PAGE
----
Tasks & Purposes

Designed to Deceive

Below: Selection Ramp

The orchestra was the first encounter with the camp for many inmates. New transports were delivered directly onto the ramp at Birkenau and were greeted by the orchestra. The orchestra was designed to deceive the new arrivals about what to expect in the camp. The SS knew new arrivals looked for signs that would reveal what type of place it was and placed reassuring signs in the camp. Upon arriving the arrivals saw neatly groomed gardens, signs indicating baths and changing rooms, and heard live music courtesy of the orchestra. The orchestra would provide background music, such as popular pre-war songs, sentimental ballads, and dance melodies, during the selections that subsequently staged on the ramp. The orchestra functioned to alleviate the new arrivals' shock to make it easier to gain their cooperation. Numerous former inmates recalled that the presence of the orchestras had indeed restored a sense of calm, and led them to think that "things could not be so bad (Gilbert, Shirli)."




Tasks

- Primary task - play at the camp gates each morning and evening as prisoners marched to and from work; These daily march sessions were the most frequent point of contact between the orchestra and prisoner masses.

- provided a rhythm which helped to keep the marching columns of prisoners in step as they left or returned to camp

- facilitated dicsipline in marching sessions

      - march in time

      - neat rows of five

      - prisoners easier to count

      - marching could be conducted in an orderly and efficient manner


- the orchestra was expected to play while marching from their block to their designated position at the gates

- once the last commando left, the women would return to their barracks for day-long rehearsals

- expected to provide interim entertainment for functionaries while they waited for the work detachments to be formed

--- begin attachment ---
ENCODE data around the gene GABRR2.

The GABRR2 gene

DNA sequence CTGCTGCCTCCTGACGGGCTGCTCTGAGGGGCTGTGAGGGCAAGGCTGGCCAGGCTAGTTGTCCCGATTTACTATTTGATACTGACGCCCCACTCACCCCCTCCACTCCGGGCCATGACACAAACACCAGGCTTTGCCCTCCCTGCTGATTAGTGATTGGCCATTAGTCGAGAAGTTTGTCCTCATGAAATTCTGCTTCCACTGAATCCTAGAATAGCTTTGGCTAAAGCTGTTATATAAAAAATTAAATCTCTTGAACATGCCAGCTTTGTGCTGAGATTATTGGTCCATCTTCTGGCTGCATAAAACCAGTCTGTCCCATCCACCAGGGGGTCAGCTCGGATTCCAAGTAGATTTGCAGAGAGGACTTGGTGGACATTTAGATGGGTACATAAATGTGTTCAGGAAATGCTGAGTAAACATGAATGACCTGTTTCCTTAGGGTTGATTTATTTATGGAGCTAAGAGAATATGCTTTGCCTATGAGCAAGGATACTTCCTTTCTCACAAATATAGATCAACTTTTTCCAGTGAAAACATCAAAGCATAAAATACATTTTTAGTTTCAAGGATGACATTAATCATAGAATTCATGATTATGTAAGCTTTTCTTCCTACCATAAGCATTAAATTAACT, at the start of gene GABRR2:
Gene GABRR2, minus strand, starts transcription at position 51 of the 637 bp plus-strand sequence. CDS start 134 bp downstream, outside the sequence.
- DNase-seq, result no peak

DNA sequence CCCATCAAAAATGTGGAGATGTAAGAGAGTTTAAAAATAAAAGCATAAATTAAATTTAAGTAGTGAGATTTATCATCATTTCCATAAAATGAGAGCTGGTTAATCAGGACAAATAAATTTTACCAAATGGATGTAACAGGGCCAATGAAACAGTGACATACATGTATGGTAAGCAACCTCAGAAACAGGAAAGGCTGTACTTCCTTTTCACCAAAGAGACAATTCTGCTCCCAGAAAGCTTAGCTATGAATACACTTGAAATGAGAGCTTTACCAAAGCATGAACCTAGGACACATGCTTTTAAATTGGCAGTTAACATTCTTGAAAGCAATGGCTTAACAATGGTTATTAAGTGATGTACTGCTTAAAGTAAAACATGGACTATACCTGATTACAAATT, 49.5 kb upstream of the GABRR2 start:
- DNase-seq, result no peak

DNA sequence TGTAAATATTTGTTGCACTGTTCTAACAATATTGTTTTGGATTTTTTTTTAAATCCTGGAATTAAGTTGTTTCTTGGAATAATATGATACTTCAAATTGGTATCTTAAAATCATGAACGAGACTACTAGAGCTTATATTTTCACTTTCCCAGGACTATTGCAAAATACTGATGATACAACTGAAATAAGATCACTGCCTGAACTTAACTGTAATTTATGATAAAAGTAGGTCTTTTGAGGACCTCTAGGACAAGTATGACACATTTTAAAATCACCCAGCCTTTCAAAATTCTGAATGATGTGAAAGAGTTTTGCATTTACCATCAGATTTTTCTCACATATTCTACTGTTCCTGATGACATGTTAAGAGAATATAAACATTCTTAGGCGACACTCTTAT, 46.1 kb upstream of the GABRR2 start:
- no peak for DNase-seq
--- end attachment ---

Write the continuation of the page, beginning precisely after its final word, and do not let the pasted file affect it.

In addition to the daily tasks they were required to perform, the orchestra provided background music for punishments and executions. They preceded some people sentenced to death on the way to their execution. The orchestra played on ceremonial occasions, such as Hitler's birthday, other Nazi public holidays, or even on SS officers' birthdays. It was common for the orchestra to have play concerts for the entertainment of the SS. At these concerts, the repertoire was more sophisticated than the music played during marching sessions. The repertoire included excerpts from operas, operettas and substantial symphonic works. Prisoners remember Schubert's "Unfinished" symphony and Leoncavallo's Pagliacci and Puccini's Tosca.

On rare occasions, the orchestra was also allowed to play for their fellow inmates with SS permission.

Musicians' View 

To the right: Prisoners marching as they leave to work; the phrase on the gate says "Work Makes Free"

Musicians were aware of the role they were playing, but were reprimanded for showing any signs of emotion. An orchestra player in Birkenau, Yvette Assael, cried when she saw an arrival of new transports. However, the SS reprimanded and threatened to kill anyone who cried. This role that the orchestra played caused some surviving musicians to experience feelings of guilt and depression for the rest of their lives. Erika Rothschild recalls this process: "Prisoners driven out of cattle trucks and lined up; during this a band made up of the best musicians from among prisoners already there, played Polish, Czech, or Hungarian folk music depending on where the new prisoners were from...some were forced to march into the camp, the rest were driven into the crematorium."